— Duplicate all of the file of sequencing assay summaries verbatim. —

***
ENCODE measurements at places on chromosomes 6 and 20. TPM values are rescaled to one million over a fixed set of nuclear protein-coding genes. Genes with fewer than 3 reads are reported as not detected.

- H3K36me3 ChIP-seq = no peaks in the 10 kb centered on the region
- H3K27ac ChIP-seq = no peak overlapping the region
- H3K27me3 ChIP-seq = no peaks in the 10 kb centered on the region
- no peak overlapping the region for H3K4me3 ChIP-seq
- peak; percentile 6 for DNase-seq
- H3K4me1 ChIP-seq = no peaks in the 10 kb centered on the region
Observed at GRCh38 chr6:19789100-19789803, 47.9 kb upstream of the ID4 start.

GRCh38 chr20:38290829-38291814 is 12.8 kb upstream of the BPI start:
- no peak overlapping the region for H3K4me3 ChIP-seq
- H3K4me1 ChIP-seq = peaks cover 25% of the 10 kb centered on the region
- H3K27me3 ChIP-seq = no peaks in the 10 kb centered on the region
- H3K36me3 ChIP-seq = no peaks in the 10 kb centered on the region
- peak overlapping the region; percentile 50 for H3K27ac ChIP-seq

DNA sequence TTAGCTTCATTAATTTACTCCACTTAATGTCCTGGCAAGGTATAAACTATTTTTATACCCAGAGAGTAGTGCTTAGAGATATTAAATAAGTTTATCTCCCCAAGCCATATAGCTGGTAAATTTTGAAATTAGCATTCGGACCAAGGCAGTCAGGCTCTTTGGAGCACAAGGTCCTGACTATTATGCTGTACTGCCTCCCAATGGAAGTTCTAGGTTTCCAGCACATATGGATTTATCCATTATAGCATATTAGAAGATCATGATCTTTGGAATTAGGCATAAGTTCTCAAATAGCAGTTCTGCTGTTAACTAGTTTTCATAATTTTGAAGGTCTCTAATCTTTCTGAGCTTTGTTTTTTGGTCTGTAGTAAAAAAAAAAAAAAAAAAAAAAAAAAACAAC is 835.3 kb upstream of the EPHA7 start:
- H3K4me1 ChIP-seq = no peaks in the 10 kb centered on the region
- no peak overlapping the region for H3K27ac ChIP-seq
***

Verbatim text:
ENCODE measurements at places on chromosomes 6 and 20. TPM values are rescaled to one million over a fixed set of nuclear protein-coding genes. Genes with fewer than 3 reads are reported as not detected.

- H3K36me3 ChIP-seq = no peaks in the 10 kb centered on the region
- H3K27ac ChIP-seq = no peak overlapping the region
- H3K27me3 ChIP-seq = no peaks in the 10 kb centered on the region
- no peak overlapping the region for H3K4me3 ChIP-seq
- peak; percentile 6 for DNase-seq
- H3K4me1 ChIP-seq = no peaks in the 10 kb centered on the region
Observed at GRCh38 chr6:19789100-19789803, 47.9 kb upstream of the ID4 start.

GRCh38 chr20:38290829-38291814 is 12.8 kb upstream of the BPI start:
- no peak overlapping the region for H3K4me3 ChIP-seq
- H3K4me1 ChIP-seq = peaks cover 25% of the 10 kb centered on the region
- H3K27me3 ChIP-seq = no peaks in the 10 kb centered on the region
- H3K36me3 ChIP-seq = no peaks in the 10 kb centered on the region
- peak overlapping the region; percentile 50 for H3K27ac ChIP-seq

DNA sequence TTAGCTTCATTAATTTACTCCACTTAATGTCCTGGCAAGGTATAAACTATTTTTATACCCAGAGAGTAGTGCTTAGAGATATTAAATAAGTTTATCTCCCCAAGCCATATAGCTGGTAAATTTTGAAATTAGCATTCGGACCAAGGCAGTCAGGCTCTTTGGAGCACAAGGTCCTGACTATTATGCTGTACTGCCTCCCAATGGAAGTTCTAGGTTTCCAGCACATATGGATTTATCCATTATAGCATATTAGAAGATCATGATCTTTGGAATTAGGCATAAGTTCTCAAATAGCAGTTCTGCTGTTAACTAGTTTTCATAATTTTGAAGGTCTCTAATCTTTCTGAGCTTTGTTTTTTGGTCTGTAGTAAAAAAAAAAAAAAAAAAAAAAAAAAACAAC is 835.3 kb upstream of the EPHA7 start:
- H3K4me1 ChIP-seq = no peaks in the 10 kb centered on the region
- no peak overlapping the region for H3K27ac ChIP-seq